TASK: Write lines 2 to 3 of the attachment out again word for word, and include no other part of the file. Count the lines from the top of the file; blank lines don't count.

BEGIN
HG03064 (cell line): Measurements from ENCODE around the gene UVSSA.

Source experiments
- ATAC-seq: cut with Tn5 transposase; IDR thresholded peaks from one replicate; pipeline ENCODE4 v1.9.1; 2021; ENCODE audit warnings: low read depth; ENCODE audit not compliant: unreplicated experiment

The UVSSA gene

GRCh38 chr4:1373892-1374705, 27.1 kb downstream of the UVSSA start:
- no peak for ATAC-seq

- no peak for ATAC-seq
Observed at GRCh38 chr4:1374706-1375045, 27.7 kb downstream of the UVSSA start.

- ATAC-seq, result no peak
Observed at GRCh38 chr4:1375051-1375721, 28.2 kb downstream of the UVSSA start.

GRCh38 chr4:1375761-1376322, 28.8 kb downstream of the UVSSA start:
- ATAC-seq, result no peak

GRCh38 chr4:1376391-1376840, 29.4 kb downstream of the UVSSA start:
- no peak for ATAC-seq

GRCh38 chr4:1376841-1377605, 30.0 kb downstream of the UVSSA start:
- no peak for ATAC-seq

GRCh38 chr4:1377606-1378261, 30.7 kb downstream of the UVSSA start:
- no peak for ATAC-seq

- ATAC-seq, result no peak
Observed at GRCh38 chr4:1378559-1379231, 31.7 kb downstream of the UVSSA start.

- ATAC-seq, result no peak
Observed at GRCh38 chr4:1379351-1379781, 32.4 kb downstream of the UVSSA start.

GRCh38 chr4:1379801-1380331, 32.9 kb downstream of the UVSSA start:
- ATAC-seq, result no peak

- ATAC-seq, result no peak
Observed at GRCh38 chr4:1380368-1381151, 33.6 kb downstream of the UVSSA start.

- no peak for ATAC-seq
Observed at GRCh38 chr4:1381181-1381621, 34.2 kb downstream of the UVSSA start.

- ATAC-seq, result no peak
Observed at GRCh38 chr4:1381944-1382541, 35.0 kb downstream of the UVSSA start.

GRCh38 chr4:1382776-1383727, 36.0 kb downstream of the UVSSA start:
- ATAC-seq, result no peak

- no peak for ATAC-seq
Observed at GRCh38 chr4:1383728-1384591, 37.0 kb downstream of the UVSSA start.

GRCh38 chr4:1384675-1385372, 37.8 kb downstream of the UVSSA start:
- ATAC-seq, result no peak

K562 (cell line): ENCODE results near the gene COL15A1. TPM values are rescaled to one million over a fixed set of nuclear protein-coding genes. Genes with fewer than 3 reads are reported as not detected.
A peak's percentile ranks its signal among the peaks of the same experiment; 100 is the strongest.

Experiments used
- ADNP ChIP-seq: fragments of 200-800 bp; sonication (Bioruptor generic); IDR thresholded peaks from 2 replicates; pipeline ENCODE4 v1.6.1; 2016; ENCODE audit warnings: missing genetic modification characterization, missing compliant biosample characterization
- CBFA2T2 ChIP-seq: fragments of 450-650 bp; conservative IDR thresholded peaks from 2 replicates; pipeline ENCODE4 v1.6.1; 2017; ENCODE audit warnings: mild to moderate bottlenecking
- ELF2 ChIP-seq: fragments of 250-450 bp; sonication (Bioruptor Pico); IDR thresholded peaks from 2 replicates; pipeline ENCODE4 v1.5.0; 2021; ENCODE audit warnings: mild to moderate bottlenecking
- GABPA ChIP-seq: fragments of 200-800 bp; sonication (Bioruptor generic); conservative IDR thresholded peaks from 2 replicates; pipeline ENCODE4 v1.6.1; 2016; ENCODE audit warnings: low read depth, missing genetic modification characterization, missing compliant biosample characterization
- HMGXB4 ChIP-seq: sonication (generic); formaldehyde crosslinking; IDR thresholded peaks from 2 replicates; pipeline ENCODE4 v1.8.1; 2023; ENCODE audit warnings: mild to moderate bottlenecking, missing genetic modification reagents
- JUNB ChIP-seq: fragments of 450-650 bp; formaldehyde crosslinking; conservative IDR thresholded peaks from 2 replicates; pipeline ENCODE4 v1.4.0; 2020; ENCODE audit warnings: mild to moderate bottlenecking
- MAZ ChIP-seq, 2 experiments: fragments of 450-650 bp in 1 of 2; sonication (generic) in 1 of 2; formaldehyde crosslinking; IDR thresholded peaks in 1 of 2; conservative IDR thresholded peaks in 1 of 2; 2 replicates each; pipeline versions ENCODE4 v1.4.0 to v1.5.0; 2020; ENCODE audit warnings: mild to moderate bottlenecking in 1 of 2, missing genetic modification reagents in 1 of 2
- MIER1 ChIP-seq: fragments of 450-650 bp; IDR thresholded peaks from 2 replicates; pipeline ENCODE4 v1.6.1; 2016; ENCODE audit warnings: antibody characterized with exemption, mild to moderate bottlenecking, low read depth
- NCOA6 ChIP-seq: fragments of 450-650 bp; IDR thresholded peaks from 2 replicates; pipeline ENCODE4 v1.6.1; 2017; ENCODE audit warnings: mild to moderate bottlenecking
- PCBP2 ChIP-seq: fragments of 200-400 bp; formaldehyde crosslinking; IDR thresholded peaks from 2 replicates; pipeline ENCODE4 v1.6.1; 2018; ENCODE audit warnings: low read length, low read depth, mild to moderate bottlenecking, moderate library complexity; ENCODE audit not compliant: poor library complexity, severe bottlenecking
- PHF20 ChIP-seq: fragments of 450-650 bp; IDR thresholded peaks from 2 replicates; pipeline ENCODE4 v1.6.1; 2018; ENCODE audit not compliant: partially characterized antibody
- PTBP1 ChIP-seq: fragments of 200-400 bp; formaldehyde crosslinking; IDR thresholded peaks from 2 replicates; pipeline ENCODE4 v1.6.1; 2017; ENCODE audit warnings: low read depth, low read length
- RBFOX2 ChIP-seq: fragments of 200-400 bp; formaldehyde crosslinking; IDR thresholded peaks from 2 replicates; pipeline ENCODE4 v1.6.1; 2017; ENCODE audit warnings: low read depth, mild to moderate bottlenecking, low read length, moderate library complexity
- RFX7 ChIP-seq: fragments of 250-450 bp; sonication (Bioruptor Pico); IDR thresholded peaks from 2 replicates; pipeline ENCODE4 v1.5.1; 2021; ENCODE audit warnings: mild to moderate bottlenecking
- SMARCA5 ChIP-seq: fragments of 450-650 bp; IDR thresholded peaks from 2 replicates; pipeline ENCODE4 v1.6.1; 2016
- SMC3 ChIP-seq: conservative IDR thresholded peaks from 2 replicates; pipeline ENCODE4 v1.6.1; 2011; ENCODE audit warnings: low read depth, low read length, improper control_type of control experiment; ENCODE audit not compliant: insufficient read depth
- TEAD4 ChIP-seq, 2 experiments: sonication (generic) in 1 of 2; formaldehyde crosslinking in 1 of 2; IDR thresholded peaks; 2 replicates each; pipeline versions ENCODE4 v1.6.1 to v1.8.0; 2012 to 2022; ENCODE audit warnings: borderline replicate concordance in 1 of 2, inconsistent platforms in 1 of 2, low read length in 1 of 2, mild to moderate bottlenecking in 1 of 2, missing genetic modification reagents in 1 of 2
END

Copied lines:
Source experiments
- ATAC-seq: cut with Tn5 transposase; IDR thresholded peaks from one replicate; pipeline ENCODE4 v1.9.1; 2021; ENCODE audit warnings: low read depth; ENCODE audit not compliant: unreplicated experiment